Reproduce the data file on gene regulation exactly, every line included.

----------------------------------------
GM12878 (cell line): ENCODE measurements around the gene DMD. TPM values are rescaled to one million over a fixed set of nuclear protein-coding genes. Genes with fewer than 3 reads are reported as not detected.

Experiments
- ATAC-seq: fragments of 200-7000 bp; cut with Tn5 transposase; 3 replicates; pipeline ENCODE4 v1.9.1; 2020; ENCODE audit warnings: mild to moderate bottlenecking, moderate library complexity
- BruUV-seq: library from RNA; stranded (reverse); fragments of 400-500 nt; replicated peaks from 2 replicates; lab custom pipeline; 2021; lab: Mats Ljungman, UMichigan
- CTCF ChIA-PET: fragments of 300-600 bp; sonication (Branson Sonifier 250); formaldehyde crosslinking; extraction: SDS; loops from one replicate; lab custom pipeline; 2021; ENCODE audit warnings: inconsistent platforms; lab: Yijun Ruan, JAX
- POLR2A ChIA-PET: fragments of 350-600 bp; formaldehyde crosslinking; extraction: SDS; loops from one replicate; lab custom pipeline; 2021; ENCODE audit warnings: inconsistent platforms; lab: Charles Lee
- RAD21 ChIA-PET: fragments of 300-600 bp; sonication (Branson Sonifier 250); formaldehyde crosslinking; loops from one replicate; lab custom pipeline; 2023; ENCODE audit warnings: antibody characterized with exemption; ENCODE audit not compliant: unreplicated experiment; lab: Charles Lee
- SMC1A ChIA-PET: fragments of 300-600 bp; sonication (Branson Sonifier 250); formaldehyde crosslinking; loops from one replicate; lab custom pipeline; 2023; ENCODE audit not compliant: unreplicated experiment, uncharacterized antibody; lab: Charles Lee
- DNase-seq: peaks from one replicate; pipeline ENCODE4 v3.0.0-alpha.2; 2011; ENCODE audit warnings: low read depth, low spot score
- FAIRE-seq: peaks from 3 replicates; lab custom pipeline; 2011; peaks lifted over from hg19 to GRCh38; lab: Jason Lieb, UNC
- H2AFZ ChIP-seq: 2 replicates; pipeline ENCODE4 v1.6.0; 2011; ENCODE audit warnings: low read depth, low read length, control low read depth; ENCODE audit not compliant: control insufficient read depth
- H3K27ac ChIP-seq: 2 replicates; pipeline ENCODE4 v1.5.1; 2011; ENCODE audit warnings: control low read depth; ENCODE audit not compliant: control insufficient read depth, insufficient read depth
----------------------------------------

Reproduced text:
GM12878 (cell line): ENCODE measurements around the gene DMD. TPM values are rescaled to one million over a fixed set of nuclear protein-coding genes. Genes with fewer than 3 reads are reported as not detected.

Experiments
- ATAC-seq: fragments of 200-7000 bp; cut with Tn5 transposase; 3 replicates; pipeline ENCODE4 v1.9.1; 2020; ENCODE audit warnings: mild to moderate bottlenecking, moderate library complexity
- BruUV-seq: library from RNA; stranded (reverse); fragments of 400-500 nt; replicated peaks from 2 replicates; lab custom pipeline; 2021; lab: Mats Ljungman, UMichigan
- CTCF ChIA-PET: fragments of 300-600 bp; sonication (Branson Sonifier 250); formaldehyde crosslinking; extraction: SDS; loops from one replicate; lab custom pipeline; 2021; ENCODE audit warnings: inconsistent platforms; lab: Yijun Ruan, JAX
- POLR2A ChIA-PET: fragments of 350-600 bp; formaldehyde crosslinking; extraction: SDS; loops from one replicate; lab custom pipeline; 2021; ENCODE audit warnings: inconsistent platforms; lab: Charles Lee
- RAD21 ChIA-PET: fragments of 300-600 bp; sonication (Branson Sonifier 250); formaldehyde crosslinking; loops from one replicate; lab custom pipeline; 2023; ENCODE audit warnings: antibody characterized with exemption; ENCODE audit not compliant: unreplicated experiment; lab: Charles Lee
- SMC1A ChIA-PET: fragments of 300-600 bp; sonication (Branson Sonifier 250); formaldehyde crosslinking; loops from one replicate; lab custom pipeline; 2023; ENCODE audit not compliant: unreplicated experiment, uncharacterized antibody; lab: Charles Lee
- DNase-seq: peaks from one replicate; pipeline ENCODE4 v3.0.0-alpha.2; 2011; ENCODE audit warnings: low read depth, low spot score
- FAIRE-seq: peaks from 3 replicates; lab custom pipeline; 2011; peaks lifted over from hg19 to GRCh38; lab: Jason Lieb, UNC
- H2AFZ ChIP-seq: 2 replicates; pipeline ENCODE4 v1.6.0; 2011; ENCODE audit warnings: low read depth, low read length, control low read depth; ENCODE audit not compliant: control insufficient read depth
- H3K27ac ChIP-seq: 2 replicates; pipeline ENCODE4 v1.5.1; 2011; ENCODE audit warnings: control low read depth; ENCODE audit not compliant: control insufficient read depth, insufficient read depth